Maryland's Kabongo Not Your Average D-lineman

August 23, 2009|By Jeff Barker | Jeff Barker,jeff.barker@baltsun.com

COLLEGE PARK -- The college recruiters had arrived at Fairfield (Conn.) Prep to recruit Garrett Brown, a solid defensive line prospect.

But what about the other kid? The scouts couldn't help but notice Masengo Kabongo, a 6-foot-1, 280-pound defensive lineman who speaks four languages, reads "Beowulf" and possesses quickness that belies his bulk.

Two years younger than Brown, Kabongo - a redshirt freshman expected to be a key addition to Maryland's defensive line this season - had left the war-ravaged Democratic Republic of Congo with his mother, a physician, when he was 12, settling in Connecticut.

Enrolling at Fairfield, Kabongo expected to do what most other kids from his Central African nation did. "Everybody had played soccer, and that's just what I knew to play. I was pretty good. Good footwork," said Kabongo, 19.

But there aren't too many 280-pound soccer midfielders. "That became a problem. I was always the big kid in the bunch," said the amiable, soft-speaking Kabongo, often called "Maska," a blend of the first few letters of his first and last names. "They asked me to try out for football."

Kabongo's loss - he still loves soccer - was Fairfield Prep's gain. By his senior year, he was rated a four-star recruit by Rivals.com and was ranked the No. 2 player in Connecticut by Scout.com.

His former teammate, Brown, ended up at Minnesota, where he has started 16 straight games and has been named a captain entering this season. But recruiters couldn't forget about Kabongo, who was courted not only by big football schools - Florida, Illinois and Maryland were his finalists - but also by the Ivy League. Harvard and others were enticed by his 3.5 grade-point average in high school. He speaks English and French as well as Swahili and Lingala, which are spoken in parts of his native country.

"He is what you're looking for in a student-athlete," said Kevin Lempa, a Maryland assistant defensive coach who encountered Kabongo several years ago while an assistant with Boston College. Lempa continued to pursue Kabongo after arriving at Maryland in 2007.

"We had recruited Garrett Brown at BC," Lempa said. "But the [Fairfield] coach said that Kabongo would potentially be a better player down the road."

Kabongo might have been raw - he was still relatively new to football - but Lempa was struck by the player's agility.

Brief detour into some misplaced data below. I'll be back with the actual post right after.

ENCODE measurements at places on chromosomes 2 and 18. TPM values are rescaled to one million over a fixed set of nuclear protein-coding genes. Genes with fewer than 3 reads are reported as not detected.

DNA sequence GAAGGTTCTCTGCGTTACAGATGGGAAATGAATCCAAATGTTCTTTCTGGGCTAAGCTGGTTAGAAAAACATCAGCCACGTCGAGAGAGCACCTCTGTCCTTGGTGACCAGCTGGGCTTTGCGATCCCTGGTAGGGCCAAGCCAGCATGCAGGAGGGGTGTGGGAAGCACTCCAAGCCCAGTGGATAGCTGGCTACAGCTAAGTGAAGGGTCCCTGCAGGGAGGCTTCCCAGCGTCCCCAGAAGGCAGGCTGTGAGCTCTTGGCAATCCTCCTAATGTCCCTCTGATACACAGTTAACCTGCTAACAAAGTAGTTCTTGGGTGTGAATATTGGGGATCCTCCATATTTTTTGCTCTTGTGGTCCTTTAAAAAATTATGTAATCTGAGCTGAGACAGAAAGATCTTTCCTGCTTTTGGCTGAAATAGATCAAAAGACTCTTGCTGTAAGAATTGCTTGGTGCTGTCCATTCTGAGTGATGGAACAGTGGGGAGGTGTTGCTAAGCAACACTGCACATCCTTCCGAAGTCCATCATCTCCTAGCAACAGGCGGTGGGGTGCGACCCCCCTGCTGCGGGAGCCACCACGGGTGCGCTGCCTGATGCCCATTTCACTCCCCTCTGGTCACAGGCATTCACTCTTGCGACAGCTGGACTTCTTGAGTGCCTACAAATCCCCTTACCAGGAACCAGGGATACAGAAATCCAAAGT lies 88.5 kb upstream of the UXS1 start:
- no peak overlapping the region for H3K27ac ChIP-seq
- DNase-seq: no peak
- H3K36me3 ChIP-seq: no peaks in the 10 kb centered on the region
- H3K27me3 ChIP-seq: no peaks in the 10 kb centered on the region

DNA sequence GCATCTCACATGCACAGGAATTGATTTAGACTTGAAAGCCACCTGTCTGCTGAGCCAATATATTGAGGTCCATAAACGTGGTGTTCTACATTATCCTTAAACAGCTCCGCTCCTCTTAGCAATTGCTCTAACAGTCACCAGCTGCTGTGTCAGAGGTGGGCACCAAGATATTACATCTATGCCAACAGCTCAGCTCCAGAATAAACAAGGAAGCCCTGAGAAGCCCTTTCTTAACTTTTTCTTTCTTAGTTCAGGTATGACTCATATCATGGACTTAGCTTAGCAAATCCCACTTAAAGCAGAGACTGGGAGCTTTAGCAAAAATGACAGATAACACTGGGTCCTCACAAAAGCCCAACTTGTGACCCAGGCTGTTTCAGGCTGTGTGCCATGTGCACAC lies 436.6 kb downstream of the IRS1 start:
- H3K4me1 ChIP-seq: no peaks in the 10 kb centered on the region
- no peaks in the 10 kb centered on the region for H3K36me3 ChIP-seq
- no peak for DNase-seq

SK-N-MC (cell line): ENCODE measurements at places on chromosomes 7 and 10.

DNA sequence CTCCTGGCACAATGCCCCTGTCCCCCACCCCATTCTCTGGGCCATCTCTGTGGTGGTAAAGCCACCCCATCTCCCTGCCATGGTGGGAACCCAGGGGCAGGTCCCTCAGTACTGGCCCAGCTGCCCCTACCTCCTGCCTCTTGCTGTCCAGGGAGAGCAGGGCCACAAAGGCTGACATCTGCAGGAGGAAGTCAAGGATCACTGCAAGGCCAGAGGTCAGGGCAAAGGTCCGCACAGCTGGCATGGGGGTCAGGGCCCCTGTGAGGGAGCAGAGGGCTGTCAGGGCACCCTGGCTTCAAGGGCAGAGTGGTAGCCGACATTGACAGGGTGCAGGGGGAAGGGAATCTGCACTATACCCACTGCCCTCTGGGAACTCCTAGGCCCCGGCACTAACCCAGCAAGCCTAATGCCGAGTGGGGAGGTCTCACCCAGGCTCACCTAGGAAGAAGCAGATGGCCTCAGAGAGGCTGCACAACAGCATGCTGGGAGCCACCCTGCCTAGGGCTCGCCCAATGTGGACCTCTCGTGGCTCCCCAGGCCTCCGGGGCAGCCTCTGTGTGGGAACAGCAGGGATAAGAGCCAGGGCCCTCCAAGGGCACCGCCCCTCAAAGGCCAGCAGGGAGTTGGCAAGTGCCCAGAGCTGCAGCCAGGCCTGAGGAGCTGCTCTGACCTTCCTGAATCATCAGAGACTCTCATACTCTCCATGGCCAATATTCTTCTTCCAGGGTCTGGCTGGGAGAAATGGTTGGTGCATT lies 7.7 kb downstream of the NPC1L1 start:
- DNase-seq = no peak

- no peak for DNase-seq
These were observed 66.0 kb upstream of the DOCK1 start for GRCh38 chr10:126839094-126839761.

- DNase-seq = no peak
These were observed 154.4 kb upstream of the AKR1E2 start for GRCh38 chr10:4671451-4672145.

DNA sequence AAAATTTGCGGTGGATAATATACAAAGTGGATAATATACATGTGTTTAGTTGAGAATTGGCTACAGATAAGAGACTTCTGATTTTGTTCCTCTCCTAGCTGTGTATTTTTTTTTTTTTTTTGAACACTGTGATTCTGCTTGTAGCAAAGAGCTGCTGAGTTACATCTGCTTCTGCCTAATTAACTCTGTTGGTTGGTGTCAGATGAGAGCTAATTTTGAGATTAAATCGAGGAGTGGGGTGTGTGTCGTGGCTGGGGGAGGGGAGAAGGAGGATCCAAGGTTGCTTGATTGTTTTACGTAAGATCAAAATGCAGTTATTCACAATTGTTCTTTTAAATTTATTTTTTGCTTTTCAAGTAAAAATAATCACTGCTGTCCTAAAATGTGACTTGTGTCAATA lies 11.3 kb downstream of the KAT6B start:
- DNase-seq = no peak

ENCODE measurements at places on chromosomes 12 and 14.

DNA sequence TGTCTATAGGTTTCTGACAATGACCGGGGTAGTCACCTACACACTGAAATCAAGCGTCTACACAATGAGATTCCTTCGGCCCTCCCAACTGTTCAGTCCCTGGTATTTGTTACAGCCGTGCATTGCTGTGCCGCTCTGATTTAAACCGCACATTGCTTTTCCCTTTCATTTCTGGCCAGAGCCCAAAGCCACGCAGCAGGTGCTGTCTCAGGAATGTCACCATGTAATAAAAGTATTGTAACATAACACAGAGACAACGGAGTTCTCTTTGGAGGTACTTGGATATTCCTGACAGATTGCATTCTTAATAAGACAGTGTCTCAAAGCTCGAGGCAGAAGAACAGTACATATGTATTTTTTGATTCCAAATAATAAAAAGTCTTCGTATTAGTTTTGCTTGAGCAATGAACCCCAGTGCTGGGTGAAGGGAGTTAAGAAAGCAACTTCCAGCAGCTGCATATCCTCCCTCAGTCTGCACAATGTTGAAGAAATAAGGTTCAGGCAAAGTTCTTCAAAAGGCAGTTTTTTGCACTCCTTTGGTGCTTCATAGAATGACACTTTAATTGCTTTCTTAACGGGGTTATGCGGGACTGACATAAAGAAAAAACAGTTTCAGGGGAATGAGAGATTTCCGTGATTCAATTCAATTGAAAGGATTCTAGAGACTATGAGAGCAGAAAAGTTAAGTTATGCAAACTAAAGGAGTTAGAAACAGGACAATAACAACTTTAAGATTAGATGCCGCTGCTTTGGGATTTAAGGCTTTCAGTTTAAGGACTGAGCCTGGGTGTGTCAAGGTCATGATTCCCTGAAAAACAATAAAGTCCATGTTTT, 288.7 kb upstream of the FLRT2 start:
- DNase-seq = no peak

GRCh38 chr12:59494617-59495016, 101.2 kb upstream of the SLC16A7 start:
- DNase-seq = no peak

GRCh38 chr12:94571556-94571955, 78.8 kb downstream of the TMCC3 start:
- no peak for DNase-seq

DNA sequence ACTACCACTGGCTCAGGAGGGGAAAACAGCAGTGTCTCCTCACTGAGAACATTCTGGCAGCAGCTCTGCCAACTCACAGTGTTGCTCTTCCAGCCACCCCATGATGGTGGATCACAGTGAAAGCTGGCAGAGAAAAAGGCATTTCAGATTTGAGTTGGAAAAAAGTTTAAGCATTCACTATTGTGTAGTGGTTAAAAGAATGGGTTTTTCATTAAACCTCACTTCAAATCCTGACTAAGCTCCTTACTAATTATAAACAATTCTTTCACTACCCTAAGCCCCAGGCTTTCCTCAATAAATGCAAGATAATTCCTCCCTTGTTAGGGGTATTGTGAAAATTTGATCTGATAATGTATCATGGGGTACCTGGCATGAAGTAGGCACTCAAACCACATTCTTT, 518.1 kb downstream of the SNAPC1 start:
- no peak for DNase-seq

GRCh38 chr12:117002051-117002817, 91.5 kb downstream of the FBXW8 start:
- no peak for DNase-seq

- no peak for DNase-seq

"Because he was a soccer player, he was able to run," Lempa said. "He's got change-of-direction skills for a guy that's 275, 280 [pounds]. He can rush the quarterback. I would say right now that's probably his strong point."

Kabongo enhanced his coordination by playing basketball in high school. He was a power forward, naturally.

The thought of Kabongo in the low post amuses Don Brown, Maryland's defensive coordinator. Brown said he felt sorry for opponents who dared venture into the lane. "He'd bounce you right out of there," Brown said.

Maryland coaches believe Kabongo could have a standout season on a unit that lost Jeremy Navarre and Mack Frost and returns only one starter, senior Travis Ivey. The line was further thinned when nose tackle Dion Armstrong decided recently to transfer.

Maryland is looking at two possible positions for Kabongo, who excelled on scout teams last season in practice. He could play inside as a nose tackle or outside as an anchor.

"First off, he's a guy we trust," Brown said. "Secondly, he's one of the those unique guys that has the ability to move in and out depending on the health of your football team. He's strong enough to deal with the run."

Lately, Kabongo has been playing inside because of a foot injury suffered by Joe Vellano, a tackle.

Kabongo knows his relatively smallish height could be perceived as a liability. "A lot of people would say being 6 feet 1 is a disadvantage. But I don't think so because it gives me leverage. I can definitely get off the ball a lot quicker than the O-linemen, which makes it a lot easier to beat them to the quarterback."

Lempa can't wait to see Kabongo unleashed when Maryland opens the season at California on Sept. 5.

"They [opponents] don't know who he is. So in the first game it will be interesting to see how they handle him," Lempa said.

Like many Terps, Kabongo aspires to play in the NFL.

But it's not his ultimate goal. An international business major, Kabongo said he hopes for a career in international development or relief - or perhaps with a multinational company.

"I wouldn't see myself playing for more than five to seven years in the NFL at most, and then I'd get back on track," Kabongo said.

Note:: Maryland's planned scrimmage was postponed because of bad weather Saturday. It was rescheduled for 1:35 p.m. Sunday at Byrd Stadium. It is closed to the public.

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